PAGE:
As illustrated, jaws 16 and 18 are each provided with a pair of magnets or a series of magnets 108, 110, 112, 114, which extend along the jaws 16 and 18. These magnets, shown in cross section, may either be individual elongated magnets or may be a series of shorter magnets, extending along the jaws. The polarities of magnets correspond to the “N” and “S” markings as illustrated, arranged such that the jaws 16 and 18 are attracted to one another along their lengths. Provision of magnets on both sides of the electrodes 18 and 20 assist in assuring that the electrodes will center themselves with respect to one another so that the electrodes will be located directly across from one another when placed on opposite sides of tissue to be ablated. The magnets also assist in compressing the jaws of the hemostat along their length, assuring good contact with the tissue along the length of the jaws.
Jaws 16 and 18 are preferably fabricated of a non-ferromagnetic material, such as a plastic, so that the magnets and electrode coils as illustrated may be insulated from one another. In some embodiments, both jaws 16 and 18 may be rigid and may be pre-formed with the same configuration so that they are parallel to one another. Alternatively, one of jaws 16 and 18 may be rigid, while the other of the two jaws may be quite pliant or flexible, so that upon placement of the jaws on either side of the wall of a hollow organ to be ablated, the magnetic force provided by the magnets causes the flexible jaw to assume a configuration parallel to the rigid jaw and to compress the wall of the hollow organ between the jaws. In additional alternative embodiments, one of the two jaws 16 and 18 may be shapeable by the physician, to assume a desired configuration, with the other of the two jaws being flexible. In this embodiment as well, the flexible jaw is aligned and configured parallel to the shapeable jaw when the two jaws are brought towards one another on either side of the wall of the hollow organ to be ablated. The shapeable jaw may be shapeable by virtue of the material chosen to fabricate the jaw, or means of a shapeable insert, for example, a longitudinally extending rod of nitinol, stainless steel, or other shapeable metal, not illustrated in FIG. 2A.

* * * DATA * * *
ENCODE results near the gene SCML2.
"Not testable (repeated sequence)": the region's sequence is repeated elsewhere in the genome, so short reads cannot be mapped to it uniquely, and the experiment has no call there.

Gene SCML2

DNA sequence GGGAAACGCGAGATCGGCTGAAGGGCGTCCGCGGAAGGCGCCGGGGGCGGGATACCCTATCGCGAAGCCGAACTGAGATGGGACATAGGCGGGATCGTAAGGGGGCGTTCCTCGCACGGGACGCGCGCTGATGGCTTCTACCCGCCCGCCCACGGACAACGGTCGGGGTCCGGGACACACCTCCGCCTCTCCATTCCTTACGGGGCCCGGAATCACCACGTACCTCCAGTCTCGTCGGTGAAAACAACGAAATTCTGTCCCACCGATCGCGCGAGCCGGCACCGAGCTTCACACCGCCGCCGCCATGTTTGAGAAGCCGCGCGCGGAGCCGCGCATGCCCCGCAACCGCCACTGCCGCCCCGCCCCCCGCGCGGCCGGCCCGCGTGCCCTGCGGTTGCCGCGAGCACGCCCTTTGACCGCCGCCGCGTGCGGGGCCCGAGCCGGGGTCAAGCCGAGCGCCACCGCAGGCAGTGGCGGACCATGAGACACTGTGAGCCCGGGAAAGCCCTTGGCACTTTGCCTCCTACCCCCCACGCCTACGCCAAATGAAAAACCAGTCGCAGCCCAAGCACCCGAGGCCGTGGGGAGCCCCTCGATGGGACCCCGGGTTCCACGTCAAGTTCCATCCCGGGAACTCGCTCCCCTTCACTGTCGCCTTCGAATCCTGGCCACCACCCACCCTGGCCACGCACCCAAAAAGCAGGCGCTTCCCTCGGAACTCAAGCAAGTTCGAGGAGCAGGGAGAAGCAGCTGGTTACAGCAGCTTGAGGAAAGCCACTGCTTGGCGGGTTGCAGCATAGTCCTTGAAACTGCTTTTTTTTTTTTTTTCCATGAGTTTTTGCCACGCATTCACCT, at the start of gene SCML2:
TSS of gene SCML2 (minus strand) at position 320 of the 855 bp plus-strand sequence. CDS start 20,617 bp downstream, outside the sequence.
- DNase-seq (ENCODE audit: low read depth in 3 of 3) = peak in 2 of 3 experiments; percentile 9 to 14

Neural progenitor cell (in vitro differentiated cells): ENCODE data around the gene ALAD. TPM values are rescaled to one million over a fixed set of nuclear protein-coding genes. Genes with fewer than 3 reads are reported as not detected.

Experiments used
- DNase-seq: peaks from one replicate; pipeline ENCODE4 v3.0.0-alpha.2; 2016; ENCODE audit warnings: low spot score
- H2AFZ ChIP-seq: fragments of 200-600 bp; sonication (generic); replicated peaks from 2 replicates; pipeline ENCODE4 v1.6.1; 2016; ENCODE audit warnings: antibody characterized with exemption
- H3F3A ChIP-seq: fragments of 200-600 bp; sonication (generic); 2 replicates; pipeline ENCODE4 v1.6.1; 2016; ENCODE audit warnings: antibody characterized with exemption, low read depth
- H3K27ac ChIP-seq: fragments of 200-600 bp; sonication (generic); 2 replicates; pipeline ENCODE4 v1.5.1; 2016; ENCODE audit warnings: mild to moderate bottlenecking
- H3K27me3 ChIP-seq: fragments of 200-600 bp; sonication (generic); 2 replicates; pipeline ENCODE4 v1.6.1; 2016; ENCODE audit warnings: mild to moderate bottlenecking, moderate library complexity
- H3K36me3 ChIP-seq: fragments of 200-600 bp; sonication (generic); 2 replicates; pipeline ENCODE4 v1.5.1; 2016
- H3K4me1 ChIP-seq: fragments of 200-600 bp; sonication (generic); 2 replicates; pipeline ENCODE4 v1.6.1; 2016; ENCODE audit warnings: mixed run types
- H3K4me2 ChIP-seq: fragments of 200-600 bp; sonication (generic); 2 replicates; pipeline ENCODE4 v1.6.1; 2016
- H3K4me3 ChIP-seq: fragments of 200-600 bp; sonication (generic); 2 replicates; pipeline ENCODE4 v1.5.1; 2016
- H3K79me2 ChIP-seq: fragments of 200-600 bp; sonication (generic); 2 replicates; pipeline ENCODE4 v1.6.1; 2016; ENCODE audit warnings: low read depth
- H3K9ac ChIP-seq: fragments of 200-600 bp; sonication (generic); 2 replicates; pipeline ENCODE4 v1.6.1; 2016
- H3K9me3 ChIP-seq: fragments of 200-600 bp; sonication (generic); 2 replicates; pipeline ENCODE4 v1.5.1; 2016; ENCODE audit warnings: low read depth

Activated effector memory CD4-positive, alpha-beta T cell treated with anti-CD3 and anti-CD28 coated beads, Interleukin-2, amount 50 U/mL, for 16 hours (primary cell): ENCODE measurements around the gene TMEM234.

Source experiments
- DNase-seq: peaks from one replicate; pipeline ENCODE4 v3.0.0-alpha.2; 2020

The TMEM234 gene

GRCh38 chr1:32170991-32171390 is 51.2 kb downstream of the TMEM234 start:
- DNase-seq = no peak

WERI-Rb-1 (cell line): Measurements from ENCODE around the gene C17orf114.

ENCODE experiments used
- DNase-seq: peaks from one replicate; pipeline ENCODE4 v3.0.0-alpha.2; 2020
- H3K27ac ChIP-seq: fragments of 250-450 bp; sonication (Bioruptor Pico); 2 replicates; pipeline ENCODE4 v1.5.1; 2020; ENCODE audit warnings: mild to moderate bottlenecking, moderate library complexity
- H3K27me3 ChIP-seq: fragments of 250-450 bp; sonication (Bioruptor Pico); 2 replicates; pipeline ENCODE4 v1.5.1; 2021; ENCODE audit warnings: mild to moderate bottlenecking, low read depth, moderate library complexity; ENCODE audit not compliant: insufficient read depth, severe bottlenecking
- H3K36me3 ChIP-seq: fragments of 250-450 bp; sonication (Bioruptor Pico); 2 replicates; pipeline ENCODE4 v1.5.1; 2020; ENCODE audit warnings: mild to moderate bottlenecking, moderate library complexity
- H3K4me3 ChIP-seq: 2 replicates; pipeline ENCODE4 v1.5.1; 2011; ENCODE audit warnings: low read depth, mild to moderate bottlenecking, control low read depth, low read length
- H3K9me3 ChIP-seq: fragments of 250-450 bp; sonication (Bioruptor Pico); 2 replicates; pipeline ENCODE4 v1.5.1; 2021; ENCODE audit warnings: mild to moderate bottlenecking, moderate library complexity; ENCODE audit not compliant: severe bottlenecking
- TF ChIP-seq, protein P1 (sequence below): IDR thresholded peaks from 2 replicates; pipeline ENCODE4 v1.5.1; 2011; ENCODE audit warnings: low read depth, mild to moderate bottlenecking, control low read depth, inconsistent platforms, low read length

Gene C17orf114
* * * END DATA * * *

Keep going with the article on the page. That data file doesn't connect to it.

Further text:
FIG. 2B illustrates an alternative embodiment of an invention according to the present invention, similarly showing a cross section through jaws 16 and 18 of the hemostat of FIG. 1. All elements correspond to identically numbered elements in FIG. 2A. In this embodiment, only a single elongated electrode or line of electrodes 116, 118 is provided for each of the two jaws 16, 18 respectively. This configuration allows for a reduction in the overall size of the jaws, but otherwise functions as described in conjunction with FIG. 2A. In FIG. 2B, an optional metallic shaping wire 120 is shown, mounted adjacent to the magnet or magnets 118, to allow the physician to shape jaw 18. In embodiments in which this shaping wire is present, it is to be expected that jaw 16 would be flexible, and would conform to the configuration provided to jaw 18 by the physician, after placement of the jaws on opposite sides of tissue to be ablated.
FIG. 2C illustrates a third alternative embodiment of the present invention, also taking the form of a cross section through jaws 16 and 18 of the hemostat of FIG. 1. Identically, numbered components correspond to those illustrated in FIG. 2A. In this embodiment, elongated magnets or series of magnets 122 and 124 are located within the porous fluid lumens 106 and 104, so that magnetic force applied to draw the jaws 16 and 18 toward one another is applied centered with respect to the electrode coils 100 and 102. The various alternative embodiments discussed above in conjunction with FIGS. 2A and 2B may correspondingly be provided in conjunction with the jaws having the general configuration illustrated in FIG. 2C.